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Now We Know Why Apple Had Trouble Mass Producing the Mac Pro in the U.S.

If Apple ever had ambitions of moving its iPhone or more Mac assembly to the United States, the tale of a tiny screw might have derailed that.

In a report on Monday, The New York Times cited sources who said Apple’s attempts at assembling the Mac Pro in Texas in 2012 were delayed when the company failed to source enough screws from the U.S. According to the report, Apple needed easy access to thousands of screws to put the Mac Pro together. But when supply became scarce, the company was delayed by a single machine shop that could produce just 1,000 screws a day. It ultimately forced Apple to delay Mac Pro sales for several months, according to the report.

Apple CEO Tim Cook made a splash when he said in 2012 that his company would bring Mac Pro assembly to Texas. Many had hoped that it would be the beginning of expanded efforts by Apple to assemble more of its products in the U.S. instead of China, where it’s historically relied on third-parties to manufacture computers, iPhones, and iPads.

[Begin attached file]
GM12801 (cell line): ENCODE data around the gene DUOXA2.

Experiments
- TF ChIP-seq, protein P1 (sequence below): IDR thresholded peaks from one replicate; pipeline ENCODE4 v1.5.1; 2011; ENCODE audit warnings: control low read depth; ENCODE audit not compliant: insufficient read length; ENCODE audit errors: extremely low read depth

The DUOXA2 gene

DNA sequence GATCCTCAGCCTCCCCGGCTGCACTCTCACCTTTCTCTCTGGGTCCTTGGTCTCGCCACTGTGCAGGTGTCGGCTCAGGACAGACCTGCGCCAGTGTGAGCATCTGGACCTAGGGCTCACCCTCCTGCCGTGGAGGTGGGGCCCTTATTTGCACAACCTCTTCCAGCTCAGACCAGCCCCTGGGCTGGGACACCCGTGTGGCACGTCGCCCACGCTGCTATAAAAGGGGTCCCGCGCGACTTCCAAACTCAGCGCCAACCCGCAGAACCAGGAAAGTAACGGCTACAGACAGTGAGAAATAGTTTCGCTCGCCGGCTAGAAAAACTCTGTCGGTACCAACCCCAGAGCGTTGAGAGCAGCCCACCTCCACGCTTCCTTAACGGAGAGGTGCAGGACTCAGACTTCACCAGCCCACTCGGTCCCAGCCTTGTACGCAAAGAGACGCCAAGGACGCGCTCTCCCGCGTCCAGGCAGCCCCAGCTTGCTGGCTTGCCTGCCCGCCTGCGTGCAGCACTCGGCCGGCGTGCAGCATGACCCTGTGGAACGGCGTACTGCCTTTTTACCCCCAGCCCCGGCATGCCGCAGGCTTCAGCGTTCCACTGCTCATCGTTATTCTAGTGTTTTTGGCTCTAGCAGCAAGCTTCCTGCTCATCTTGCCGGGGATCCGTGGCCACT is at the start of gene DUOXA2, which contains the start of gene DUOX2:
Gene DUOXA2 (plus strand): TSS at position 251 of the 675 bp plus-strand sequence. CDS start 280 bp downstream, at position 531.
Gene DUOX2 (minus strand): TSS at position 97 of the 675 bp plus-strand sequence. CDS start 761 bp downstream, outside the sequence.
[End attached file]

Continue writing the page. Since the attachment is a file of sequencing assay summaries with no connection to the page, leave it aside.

Of course, not being able to source tiny screws might not be enough to derail that expansion, but the Times‘ sources suggested it was part of a broader issue Apple faces in moving manufacturing from China.

Apple (AAPL) benefits greatly from producing its products in China. The country has far more workers that assemble products at cheap rates. According to the Times, Apple’s starting pay for assembling products in China is $3.15 an hour—far less than the company would pay for the same labor in the United States. China also benefits from having better manufacturing infrastructure and access to more workers.

Even in the case of tiny screws, Apple was forced to order parts from China, where they’re more readily available. In the U.S., the owner of the company supplying screws was forced to put them in the back of his car and deliver them to Apple just to try and keep pace with its orders.

Looking ahead, then, the U.S. might not be in Apple’s future for assembling products. In fact, Times sources said that Apple, which is trying to reduce its reliance on China in light of the country’s strained relations with the U.S., is now evaluating India and Vietnam as future homes of device assembly.

Apple did not immediately respond to a Fortune request for comment on the report.